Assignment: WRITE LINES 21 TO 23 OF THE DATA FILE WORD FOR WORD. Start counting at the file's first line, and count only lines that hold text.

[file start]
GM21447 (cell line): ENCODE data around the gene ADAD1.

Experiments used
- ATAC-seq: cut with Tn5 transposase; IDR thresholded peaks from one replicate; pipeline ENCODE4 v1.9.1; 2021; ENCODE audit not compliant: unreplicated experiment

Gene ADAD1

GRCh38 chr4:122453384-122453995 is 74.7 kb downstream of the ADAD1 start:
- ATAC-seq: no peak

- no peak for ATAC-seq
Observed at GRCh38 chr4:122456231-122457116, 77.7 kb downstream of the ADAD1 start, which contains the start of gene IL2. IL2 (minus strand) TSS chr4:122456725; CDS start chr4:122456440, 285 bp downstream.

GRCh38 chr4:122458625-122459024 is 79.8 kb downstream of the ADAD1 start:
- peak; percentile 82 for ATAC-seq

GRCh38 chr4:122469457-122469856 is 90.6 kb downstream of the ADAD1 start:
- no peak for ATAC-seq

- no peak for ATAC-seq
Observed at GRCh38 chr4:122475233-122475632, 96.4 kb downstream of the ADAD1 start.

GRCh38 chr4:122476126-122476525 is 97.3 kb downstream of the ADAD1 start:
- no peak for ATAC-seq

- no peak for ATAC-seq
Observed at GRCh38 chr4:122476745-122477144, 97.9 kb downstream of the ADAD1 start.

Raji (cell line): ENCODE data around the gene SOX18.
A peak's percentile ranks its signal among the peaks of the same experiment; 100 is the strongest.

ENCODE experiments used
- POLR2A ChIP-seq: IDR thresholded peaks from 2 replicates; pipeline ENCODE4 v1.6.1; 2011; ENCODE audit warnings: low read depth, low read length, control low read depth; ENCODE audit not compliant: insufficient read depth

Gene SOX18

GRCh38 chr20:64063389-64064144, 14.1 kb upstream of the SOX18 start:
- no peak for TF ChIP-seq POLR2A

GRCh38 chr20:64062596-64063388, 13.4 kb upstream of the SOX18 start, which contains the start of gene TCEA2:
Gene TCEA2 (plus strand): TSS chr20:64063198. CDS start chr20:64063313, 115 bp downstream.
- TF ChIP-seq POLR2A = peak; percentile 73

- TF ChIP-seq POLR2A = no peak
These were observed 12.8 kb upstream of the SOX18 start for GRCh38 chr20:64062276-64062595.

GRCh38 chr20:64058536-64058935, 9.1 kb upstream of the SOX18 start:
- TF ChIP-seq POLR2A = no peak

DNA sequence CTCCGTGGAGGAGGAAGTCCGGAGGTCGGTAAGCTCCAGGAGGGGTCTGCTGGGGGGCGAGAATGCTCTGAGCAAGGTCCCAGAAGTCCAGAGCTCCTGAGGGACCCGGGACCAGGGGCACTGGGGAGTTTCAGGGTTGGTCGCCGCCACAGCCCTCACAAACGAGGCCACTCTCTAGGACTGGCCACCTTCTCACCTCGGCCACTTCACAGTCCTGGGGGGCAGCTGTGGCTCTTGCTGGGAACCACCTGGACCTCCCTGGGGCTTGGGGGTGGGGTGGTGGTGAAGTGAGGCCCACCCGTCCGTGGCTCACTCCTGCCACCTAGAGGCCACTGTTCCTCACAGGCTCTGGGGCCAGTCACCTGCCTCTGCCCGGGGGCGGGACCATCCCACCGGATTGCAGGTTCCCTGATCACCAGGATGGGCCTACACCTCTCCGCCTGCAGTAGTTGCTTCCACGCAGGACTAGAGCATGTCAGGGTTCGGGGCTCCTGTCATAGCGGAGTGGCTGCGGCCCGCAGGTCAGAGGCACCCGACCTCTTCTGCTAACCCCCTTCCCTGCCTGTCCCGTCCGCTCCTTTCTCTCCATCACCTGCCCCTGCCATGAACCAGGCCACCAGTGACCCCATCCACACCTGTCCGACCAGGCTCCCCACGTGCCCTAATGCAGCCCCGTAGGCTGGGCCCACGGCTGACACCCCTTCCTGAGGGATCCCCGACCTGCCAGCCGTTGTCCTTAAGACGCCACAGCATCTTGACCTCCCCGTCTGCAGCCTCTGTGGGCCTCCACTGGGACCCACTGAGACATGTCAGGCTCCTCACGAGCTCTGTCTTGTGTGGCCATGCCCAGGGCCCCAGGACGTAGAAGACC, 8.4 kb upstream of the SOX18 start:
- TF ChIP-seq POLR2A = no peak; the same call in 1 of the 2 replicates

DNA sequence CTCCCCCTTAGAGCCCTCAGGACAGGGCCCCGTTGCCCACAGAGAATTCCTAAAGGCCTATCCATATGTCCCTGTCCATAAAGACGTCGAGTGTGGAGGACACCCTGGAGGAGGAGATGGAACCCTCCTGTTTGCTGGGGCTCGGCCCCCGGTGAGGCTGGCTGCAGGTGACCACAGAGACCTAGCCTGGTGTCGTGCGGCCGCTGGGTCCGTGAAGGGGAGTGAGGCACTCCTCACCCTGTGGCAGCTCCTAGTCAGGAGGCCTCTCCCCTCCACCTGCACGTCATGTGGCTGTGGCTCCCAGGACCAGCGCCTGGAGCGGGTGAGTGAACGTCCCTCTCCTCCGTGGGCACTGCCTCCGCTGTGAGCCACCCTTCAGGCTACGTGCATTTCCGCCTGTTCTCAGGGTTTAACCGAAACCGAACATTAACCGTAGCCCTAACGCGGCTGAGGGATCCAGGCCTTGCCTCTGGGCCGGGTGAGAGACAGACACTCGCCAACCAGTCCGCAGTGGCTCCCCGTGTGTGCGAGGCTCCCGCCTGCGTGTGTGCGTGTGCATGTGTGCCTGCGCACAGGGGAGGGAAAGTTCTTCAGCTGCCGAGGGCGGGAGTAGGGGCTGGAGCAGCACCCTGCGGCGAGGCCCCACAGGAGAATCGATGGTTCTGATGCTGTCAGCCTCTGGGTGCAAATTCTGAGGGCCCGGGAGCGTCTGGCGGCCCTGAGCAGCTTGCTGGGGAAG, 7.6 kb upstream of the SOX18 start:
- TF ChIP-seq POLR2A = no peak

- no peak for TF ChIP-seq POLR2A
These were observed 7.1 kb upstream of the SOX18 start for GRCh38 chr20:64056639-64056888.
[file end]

ENCODE experiments used
- POLR2A ChIP-seq: IDR thresholded peaks from 2 replicates; pipeline ENCODE4 v1.6.1; 2011; ENCODE audit warnings: low read depth, low read length, control low read depth; ENCODE audit not compliant: insufficient read depth

Gene SOX18